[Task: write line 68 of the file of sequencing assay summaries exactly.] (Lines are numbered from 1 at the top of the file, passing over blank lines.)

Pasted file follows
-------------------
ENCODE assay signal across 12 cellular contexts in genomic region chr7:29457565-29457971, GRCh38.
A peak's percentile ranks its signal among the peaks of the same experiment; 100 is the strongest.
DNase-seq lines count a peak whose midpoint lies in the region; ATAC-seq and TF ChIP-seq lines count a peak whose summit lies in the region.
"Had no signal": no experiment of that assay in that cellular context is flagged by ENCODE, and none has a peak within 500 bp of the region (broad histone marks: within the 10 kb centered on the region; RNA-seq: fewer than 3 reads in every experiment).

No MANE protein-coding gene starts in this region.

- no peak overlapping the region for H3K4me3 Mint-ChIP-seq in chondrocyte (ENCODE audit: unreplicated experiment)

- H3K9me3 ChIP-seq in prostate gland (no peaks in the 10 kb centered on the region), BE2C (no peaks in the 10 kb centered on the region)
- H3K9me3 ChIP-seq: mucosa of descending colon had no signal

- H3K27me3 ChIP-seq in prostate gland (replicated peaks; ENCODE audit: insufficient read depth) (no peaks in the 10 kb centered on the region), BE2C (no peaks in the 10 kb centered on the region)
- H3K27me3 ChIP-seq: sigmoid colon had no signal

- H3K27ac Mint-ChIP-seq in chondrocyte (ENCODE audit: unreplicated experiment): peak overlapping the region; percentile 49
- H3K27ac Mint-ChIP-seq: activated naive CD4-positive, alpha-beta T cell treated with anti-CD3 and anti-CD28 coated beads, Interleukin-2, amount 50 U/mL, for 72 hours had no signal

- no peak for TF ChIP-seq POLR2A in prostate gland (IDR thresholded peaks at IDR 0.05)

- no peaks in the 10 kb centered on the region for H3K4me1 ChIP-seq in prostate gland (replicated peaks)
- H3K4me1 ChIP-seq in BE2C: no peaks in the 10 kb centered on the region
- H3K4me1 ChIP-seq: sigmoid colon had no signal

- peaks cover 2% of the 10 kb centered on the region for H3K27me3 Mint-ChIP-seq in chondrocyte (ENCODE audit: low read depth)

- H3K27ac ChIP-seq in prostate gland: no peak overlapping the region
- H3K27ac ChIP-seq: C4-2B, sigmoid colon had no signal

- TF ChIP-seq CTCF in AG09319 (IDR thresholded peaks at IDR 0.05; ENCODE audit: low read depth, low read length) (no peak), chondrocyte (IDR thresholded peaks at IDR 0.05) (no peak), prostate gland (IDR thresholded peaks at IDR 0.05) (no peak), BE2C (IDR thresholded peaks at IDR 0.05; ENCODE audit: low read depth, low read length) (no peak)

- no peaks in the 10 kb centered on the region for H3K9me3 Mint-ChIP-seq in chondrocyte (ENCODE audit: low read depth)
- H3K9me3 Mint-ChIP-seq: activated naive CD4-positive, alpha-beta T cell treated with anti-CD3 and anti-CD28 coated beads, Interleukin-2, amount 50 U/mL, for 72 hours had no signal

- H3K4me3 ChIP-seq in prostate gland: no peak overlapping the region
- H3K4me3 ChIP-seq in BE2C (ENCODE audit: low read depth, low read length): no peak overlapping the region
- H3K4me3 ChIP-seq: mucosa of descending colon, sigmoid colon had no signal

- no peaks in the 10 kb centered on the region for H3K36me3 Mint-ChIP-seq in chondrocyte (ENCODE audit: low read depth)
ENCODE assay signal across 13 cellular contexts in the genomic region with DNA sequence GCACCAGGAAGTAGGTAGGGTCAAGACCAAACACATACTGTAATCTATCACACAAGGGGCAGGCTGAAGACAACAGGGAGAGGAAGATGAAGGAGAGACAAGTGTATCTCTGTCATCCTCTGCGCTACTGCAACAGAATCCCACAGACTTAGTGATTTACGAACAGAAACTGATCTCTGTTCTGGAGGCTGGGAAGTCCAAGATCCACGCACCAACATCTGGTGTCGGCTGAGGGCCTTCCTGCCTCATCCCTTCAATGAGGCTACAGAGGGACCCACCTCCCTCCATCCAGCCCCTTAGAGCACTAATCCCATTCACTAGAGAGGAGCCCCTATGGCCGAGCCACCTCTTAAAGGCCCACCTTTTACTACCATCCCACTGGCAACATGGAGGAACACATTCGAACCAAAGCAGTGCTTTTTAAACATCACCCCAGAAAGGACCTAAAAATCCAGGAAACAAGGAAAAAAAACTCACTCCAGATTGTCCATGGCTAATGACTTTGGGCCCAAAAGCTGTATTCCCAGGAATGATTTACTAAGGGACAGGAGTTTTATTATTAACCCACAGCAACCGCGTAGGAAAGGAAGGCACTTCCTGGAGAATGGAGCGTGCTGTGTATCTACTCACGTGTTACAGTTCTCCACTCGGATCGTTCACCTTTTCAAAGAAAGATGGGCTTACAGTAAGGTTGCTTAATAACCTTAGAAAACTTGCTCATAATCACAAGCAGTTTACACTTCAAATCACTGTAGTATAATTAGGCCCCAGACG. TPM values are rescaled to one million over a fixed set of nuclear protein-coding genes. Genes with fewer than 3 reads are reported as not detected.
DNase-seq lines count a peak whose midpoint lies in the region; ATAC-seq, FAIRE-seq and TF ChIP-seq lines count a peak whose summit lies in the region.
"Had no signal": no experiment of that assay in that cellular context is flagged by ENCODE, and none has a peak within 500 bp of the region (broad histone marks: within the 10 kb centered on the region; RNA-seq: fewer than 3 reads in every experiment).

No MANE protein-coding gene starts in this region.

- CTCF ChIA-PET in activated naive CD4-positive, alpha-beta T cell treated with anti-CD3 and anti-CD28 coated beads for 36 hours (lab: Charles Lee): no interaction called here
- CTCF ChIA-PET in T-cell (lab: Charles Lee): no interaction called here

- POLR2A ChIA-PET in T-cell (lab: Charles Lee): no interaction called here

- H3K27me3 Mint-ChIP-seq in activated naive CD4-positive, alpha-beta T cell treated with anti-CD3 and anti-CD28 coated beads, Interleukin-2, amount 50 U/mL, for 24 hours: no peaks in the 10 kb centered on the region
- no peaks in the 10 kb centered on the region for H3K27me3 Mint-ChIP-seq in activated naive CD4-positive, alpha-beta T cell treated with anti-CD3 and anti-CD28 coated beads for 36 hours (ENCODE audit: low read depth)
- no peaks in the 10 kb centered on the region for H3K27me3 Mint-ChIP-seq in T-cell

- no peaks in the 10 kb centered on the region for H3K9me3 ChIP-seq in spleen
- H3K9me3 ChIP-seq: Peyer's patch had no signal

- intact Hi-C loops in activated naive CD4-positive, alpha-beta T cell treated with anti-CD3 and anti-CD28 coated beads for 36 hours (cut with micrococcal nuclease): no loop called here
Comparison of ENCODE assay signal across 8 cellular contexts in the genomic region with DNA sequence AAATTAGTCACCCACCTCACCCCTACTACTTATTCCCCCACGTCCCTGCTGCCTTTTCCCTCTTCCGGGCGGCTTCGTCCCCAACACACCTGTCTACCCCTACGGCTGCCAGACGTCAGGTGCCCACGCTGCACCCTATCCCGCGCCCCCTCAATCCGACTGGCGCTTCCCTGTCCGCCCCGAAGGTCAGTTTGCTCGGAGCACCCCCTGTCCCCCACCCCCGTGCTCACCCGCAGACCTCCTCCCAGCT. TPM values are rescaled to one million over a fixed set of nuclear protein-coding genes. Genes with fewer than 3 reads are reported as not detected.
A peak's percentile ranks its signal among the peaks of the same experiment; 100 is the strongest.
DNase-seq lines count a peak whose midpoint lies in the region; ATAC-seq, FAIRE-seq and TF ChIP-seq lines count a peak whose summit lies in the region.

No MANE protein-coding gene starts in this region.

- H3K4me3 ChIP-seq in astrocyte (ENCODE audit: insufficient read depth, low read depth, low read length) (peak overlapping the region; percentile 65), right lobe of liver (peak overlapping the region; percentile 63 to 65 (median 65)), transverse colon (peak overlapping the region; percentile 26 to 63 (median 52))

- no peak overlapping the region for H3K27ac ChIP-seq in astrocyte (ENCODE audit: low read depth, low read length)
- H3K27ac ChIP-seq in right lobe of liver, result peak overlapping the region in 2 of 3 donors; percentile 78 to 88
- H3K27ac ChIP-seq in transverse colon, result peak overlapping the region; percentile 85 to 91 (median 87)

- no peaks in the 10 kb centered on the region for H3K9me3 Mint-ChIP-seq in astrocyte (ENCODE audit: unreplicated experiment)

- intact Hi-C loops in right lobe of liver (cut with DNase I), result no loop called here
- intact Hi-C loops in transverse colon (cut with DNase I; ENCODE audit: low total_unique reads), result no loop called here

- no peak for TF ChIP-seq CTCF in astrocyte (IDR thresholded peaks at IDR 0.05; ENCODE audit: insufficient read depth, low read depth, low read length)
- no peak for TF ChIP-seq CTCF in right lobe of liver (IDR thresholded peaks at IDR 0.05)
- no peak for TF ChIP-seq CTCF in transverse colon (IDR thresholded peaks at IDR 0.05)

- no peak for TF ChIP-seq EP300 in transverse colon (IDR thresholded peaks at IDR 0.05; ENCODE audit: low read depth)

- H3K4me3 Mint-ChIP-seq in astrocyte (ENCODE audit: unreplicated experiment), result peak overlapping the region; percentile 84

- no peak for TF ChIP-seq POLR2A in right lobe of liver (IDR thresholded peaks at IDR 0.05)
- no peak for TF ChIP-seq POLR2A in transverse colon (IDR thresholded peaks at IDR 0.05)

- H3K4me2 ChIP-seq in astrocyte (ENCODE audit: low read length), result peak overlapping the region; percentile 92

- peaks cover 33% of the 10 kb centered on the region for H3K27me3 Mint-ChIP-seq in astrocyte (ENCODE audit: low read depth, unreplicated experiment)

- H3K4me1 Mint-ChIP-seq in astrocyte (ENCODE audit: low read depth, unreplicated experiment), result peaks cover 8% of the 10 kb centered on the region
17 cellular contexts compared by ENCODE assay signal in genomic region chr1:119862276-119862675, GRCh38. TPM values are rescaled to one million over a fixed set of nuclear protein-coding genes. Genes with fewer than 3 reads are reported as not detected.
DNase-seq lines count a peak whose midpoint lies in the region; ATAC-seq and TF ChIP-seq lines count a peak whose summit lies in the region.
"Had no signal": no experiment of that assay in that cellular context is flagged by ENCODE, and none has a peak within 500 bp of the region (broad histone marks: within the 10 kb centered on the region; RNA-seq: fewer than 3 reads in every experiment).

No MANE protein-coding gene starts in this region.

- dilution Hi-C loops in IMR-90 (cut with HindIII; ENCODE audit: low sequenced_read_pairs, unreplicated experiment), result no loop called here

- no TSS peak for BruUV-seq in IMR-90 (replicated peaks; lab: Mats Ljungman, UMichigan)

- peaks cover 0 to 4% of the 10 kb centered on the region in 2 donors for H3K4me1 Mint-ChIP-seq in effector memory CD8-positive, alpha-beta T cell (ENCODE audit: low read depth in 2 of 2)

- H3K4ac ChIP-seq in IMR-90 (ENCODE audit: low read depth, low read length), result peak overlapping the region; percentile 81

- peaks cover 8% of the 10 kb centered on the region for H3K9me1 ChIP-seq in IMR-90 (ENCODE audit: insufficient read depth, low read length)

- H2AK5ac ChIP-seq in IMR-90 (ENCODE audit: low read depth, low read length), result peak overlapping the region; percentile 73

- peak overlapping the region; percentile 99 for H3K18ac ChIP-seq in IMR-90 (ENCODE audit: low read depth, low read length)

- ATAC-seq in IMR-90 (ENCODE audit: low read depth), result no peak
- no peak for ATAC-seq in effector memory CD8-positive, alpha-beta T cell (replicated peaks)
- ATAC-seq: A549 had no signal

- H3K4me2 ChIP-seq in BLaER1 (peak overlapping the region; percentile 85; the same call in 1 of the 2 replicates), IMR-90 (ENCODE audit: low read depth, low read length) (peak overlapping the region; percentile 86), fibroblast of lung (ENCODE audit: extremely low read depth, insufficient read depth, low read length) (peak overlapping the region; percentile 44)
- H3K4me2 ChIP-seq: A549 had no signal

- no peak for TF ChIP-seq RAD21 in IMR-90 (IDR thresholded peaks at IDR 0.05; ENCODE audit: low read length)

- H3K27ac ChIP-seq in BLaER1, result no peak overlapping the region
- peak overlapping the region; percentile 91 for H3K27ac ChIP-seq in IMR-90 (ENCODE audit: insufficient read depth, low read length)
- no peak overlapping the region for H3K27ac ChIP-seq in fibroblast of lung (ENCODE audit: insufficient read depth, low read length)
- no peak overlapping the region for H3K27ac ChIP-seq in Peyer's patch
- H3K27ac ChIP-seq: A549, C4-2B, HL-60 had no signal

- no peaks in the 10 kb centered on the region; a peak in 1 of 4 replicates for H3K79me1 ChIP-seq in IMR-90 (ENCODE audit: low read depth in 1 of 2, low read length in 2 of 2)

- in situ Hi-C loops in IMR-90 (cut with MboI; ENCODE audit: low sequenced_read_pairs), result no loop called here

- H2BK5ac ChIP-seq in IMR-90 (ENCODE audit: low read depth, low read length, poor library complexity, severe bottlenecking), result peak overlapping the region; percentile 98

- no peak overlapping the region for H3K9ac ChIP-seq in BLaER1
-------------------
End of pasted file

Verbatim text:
- H3K4ac ChIP-seq in IMR-90 (ENCODE audit: low read depth, low read length), result peak overlapping the region; percentile 81